Creation and Application of a Diabetes Knowledge Base. Start date: Jan. 15, 2005. Expires: Jan. 14, 2008. Amount: $152,083. Principal investigator: Atul Butte. Institution: Children’s Hospital (Boston). NIH institute: NLM.
Project will develop an automated system for gathering data related to particular experimental characteristics and perform inferential operators on these data. The investigators propose intersecting data sets by phenotype, and intersecting lists of significant and related genes within these data sets in an automated manner.
Software for Structural Bioinformatics of Nucleic Acid. Start date: Feb. 1, 2005. Expires: Jan. 31, 2009. Amount: $275,108. Principal investigator: John Santalucia. Institution: Wayne State University. NIH institute: NIGMS.
The goal of this proposal is to develop a new software platform for structural bioinformatics of nucleic acids. This will be achieved in four specific aims. The first will be writing software for homology modeling of nucleic acids that will “thread” a sequence whose 3D structure is unknown into a known template structure. The second aim will be to write software for de novo 3D structure prediction of nucleic acids. The third aim will be to extend the AMBER force field and optimization algorithms for nucleic acids. The modified force field will be used to rank predicted 3D structures. Finally, a systematic validation of the quality of the predicted structures will be performed.
Analysis and Annotation Pipeline for Functional Genomics. Start date: Feb. 1, 2005. Expires: Jan. 31, 2007. Amount: $ 196,948. Principal investigator: Michael Ochs. Institution: Fox Chase Cancer Center. NIH institute: NLM.
Proposal to develop an extendable, scalable, automated data-analysis pipeline for functional genomics data. The pipeline will automatically perform multiple analyses, will provide easy extendibility for adding new functions and data types, will provide a distributed computing environment to provide adequate computational power, and will integrate automated annotation to allow analyses to be guided by biological knowledge. Functional genomics data sets will be encapsulated within data objects that include links to the NCI caBIO objects, and annotations will be retrievable through the Distributed Annotation System.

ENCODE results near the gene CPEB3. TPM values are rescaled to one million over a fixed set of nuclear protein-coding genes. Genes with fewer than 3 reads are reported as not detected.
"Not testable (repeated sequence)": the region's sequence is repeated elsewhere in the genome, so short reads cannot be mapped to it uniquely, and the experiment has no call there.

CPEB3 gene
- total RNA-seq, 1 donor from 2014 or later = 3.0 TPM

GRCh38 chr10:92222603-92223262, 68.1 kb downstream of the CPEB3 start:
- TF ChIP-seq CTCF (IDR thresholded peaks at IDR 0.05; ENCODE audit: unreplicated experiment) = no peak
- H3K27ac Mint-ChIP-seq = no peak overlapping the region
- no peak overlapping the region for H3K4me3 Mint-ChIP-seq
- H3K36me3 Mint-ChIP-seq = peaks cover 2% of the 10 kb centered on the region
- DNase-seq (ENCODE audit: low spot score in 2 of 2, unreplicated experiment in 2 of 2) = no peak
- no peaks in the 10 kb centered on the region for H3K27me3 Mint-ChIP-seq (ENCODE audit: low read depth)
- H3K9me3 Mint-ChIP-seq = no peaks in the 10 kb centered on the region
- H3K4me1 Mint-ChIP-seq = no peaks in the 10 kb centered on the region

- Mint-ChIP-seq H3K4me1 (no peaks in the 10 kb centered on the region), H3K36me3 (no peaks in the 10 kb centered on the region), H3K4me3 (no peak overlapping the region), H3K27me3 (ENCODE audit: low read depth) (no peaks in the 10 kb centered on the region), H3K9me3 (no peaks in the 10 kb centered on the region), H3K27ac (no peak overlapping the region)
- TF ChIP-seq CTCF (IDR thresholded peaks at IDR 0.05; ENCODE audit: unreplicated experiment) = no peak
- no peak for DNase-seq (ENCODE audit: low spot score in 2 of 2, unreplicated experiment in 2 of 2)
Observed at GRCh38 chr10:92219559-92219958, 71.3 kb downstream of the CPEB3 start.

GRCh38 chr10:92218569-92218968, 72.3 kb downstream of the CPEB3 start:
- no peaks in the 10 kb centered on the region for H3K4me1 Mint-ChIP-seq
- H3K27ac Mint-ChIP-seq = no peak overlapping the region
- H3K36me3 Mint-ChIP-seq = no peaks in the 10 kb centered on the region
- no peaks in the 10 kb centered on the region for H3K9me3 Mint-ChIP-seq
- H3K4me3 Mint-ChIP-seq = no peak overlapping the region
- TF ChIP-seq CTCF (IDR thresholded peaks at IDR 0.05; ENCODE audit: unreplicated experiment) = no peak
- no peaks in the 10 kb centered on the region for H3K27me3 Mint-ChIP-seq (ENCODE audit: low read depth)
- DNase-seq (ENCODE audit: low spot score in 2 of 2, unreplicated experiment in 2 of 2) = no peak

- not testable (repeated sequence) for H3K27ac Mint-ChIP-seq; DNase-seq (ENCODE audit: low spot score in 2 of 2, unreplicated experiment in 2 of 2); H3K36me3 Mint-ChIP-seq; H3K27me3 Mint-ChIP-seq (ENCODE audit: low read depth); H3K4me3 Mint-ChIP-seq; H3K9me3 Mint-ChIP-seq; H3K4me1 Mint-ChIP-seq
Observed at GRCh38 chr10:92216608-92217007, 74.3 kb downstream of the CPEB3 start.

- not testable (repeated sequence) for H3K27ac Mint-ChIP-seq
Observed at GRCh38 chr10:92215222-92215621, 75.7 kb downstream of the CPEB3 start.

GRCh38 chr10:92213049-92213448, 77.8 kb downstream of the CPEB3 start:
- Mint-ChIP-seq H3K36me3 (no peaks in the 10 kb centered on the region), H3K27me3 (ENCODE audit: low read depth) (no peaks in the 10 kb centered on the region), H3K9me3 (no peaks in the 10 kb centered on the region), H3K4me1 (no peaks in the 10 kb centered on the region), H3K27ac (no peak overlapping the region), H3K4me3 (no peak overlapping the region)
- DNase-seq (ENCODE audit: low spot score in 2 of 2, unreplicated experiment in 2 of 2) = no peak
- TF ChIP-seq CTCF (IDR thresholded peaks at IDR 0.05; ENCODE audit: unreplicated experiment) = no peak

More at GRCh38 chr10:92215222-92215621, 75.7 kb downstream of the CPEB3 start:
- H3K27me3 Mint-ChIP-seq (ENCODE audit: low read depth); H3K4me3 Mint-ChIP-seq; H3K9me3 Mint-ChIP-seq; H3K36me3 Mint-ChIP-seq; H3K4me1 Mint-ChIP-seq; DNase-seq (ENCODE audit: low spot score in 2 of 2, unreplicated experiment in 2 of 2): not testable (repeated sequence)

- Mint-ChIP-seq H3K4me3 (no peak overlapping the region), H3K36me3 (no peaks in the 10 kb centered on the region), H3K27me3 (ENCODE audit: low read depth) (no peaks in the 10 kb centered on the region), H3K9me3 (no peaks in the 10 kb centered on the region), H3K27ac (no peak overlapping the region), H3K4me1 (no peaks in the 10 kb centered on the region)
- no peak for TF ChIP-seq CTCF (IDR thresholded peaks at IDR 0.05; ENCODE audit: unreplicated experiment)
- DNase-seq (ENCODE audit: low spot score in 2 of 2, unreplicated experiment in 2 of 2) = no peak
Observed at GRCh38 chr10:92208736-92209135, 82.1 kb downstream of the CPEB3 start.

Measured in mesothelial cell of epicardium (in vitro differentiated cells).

Multi-level Data and Research Integration for Autism. Start date: Feb. 1, 2005. Expires: Jan. 31, 2007. Amount: $214,274. Principal investigator: Allen Tien. Institution: Medical Decision Logic. NIH institute: NIMH.
SBIR grant supports development of a software system called MultiDataWorks that will address the needs of autism researchers. The proposed system will be flexible and easily configurable in order to manage the collection and analysis of heterogeneous data and meet evolving scientific needs. The system will use a model-driven architecture to integrate genetic and phenotypic data. It will have three major parts: an enhanced version of the existing ISAAC (Internet System for Assessing Autistic Children) system; a genetic data interchange and storage module (GeneDataWorks); and integrated querying of combined genetic and phenotypic data (DataTect).
Computational Design of Proteins with Enzymatic Activity. Start date: Jan. 1, 2005. Expires: June 30, 2007. Amount: $43,976. Principal investigator: Shalom Goldberg. Institution: University of Pennsylvania. NIH institute: NIGMS.
Proposal to use computational methods to redesign the active site of a known protein to give it novel catalytic functions. Genetic selections and high-throughput screens will be developed to allow a large number of designed sequences to be analyzed. The resulting designed proteins will be characterized structurally and mechanistically to evaluate the design process and to compare them to natural enzymes. This information will be used to improve the designs and the methodology.
Computational Toxicity Assessment Using Omic Data. Start date: Feb. 1, 2005. Expires: July 31, 2005. Amount: $125,602. Principal investigator: Tom Fahland. Institution: Genomatica. NIH institute: NIEHS.
Supports the application of multivariate linear and nonlinear statistical and mathematical techniques to find patterns in -omic data that are consistent with validated samples of known toxic exposure. By using supervised machine-learning techniques, training data with cross-validated measurements will be used to quantitatively measure the accuracy of the proposed statistical techniques. By applying these techniques to a wide variety of both public and in-house data samples consisting of gene expression data and metabonomic NMR concentration data, small correlations and patterns can be measured and used to characterize the type and amount of environmental and toxicant exposure to host organisms, according to the investigators.